June 24, 2009
Today is really rainy - not just the Northwest style of a little drizzle with some clear skies on the horizon. I can't even see the horizon today. I can't see the islands and I can barely see a ship on the water in the middle of the bay. Not that it is heavily raining, it is just a fine curtain of drips and mist. Charles and I were supposed to work on clearing my garage to use it as a storage for an up and coming garage sale, but I don't think we will do it this afternoon short of a miracle. The beauty of the northwest is that it may actually be sunny by noon. Well, since it is eleven now, I'd better say two instead.
I've been puttering around the house this morning and mostly frittering time. It is a good day for writing, so I thought I would warm up by writing on my blog. I may even take myself down to the tearoom for a cozy lunch. I can waste more time not writing than spend time writing.
Last night I had dinner with a group of friends who have met monthly for more years than I can remember. At one time the church was suggesting that groups form around a topic. I was interested in talking to other couples about stewardship. We also ate. Only the eating survived. After all, how many months and years can you talk about stewardship? There were four couples and I thought I would drop out after Donel died, but was persuaded to stick with it. We are all as comfortable together as old shoes. We have a regular schedule and rotate houses and what we bring. Last night we were talking about foods we used to know such as spam and jello and our particular family's eating habits.
Sometimes when we are sitting around after appetizers (with some kind of juice), dinner with red and white wine followed by coffee or tea and dessert, we just chat about children, grandchildren, traveling, illness, friends, church, etc. It is all very relaxed. Sometimes I think we all could just doze off (after the wine) and wake up and we'd still be talking and enjoying one another. I guess that is what old friends are like. I'm sure we have heard some of the tales before, but it doesn't matter. Strangely, we rarely eat the same things over and over. The food is always as delicious as the company.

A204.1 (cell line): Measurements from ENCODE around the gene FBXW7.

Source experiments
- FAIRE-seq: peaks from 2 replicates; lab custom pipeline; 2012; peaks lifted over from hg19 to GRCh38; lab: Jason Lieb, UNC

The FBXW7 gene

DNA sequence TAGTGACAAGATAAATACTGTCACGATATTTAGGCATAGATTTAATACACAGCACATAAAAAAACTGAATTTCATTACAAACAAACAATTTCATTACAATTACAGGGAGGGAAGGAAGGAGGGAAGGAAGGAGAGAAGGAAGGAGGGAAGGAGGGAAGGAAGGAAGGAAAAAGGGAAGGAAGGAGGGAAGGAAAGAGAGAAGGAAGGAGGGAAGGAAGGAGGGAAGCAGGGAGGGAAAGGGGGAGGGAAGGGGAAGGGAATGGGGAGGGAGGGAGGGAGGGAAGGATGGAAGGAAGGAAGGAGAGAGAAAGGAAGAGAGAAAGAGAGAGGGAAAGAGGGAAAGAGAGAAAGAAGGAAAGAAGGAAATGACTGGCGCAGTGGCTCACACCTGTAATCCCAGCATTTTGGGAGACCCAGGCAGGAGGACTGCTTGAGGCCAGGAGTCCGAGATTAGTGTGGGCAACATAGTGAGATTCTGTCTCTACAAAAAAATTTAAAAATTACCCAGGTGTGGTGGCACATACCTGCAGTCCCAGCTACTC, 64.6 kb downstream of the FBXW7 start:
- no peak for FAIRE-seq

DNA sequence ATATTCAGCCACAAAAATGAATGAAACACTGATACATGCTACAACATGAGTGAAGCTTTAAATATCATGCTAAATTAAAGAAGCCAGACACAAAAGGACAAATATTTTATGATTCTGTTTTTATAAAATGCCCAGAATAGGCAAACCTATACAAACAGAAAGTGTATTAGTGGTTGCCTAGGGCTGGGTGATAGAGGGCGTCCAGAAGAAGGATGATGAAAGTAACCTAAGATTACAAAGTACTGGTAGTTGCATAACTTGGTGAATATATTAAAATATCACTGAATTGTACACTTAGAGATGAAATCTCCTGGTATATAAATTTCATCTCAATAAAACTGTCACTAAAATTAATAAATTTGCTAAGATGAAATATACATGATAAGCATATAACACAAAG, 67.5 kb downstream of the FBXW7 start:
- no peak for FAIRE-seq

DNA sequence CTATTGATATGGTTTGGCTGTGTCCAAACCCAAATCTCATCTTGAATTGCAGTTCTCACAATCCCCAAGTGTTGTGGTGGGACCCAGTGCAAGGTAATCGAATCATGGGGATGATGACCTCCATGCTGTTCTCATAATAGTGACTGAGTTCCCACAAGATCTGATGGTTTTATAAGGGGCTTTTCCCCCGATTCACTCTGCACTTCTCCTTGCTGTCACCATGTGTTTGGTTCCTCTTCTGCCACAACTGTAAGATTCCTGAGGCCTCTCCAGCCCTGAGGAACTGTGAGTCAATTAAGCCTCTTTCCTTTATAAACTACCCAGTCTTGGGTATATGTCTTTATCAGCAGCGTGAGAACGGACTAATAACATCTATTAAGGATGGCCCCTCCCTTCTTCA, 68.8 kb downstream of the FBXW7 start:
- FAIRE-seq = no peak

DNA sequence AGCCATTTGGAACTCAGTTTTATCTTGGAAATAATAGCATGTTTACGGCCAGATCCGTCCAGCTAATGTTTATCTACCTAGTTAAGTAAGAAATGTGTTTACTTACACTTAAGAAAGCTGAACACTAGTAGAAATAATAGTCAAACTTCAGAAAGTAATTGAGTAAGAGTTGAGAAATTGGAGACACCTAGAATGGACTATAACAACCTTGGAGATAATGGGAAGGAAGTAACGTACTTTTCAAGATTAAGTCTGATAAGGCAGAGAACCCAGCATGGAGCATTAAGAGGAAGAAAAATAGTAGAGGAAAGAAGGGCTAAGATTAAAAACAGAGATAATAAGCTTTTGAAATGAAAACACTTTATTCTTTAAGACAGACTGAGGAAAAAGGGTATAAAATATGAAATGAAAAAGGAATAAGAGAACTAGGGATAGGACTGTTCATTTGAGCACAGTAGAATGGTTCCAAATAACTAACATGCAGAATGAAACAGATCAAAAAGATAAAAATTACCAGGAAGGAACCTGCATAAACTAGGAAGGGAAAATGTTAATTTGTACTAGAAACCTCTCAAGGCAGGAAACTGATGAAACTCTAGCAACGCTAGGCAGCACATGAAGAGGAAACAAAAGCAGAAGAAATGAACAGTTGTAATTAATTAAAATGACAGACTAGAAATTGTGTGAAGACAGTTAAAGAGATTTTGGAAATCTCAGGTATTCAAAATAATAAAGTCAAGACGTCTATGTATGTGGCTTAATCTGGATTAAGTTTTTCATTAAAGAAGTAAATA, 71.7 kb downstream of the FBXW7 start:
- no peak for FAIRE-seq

I'm fortunate to have a large network of friends from church and from my teaching and counseling past as well as wonderful, congenial neighbors. There are good people in my life and I am supremely grateful.
June 20, 2009
Each of my grandchildren are very different from the other. Each are quirky, but James takes the cake. First of all, he does not like chocolate! He doesn't like sweets, and he does like absolutely everything else you feed him. Yesterday, I took him to Redmond to see his cousin Nicole's elementary school graduation. We left at 6:45 a.m. because the program began at 9:00 a.m. So, James spent the night. We both stayed up until 11:00 watching a couple of new TV programs (something we like to do together). You would think he would be difficult to get up in the morning, but he takes just one nudge and up he gets cheerfully (the only child in our family ever to do so). After the graduation, Nicole had a party, her mother had school, her sister had school, her father was under the weather, so James and I went to the local mall and then to the movies.
He needed no snack, he wanted no popcorn or drink. After the movie, we went to lunch -- which he ate with relish. He was not picky about the restaurant although I know he would have loved to go to Olive Garden which I vetoed because we have one in Bellingham. But, he would have gone anywhere - ethnic or American food. He did sleep in the car on the way home, but was as cheerful as could be the whole day. He is rather dogmatic and believes he knows better than his parents or me about most subjects, but is willing to listen if one perseveres.
He once read "A Fast Food Nation" and has refused to eat anything from McDonald's ever since. Even when his mother and I go through the outdoor window for a cold drink, he will not participate. When he was six, he made me leave a movie because there were only four people in the theatre.He absolutely refused to stay and watch the movie and I had to beg for my money back. He has only recently even liked movie theaters. He also hated clowns and boats when he was little.
He prefers not to talk about girls at the moment although they are all talking about him. He's tall and handsome and a really good bass player. He has decided to play the tuba in the fall because he doesn't like the school orchestra as well as the band. He has never played the tuba but that doesn't daunt him. He has had music in his soul since birth. He also has amazing spatial abilities and could put together advanced lego projects since he was little. He is strong and often helps his dad with physical projects around the house. He is very loving with small children and a wonderful big brother even if he complains that his parents let Nico get into his things.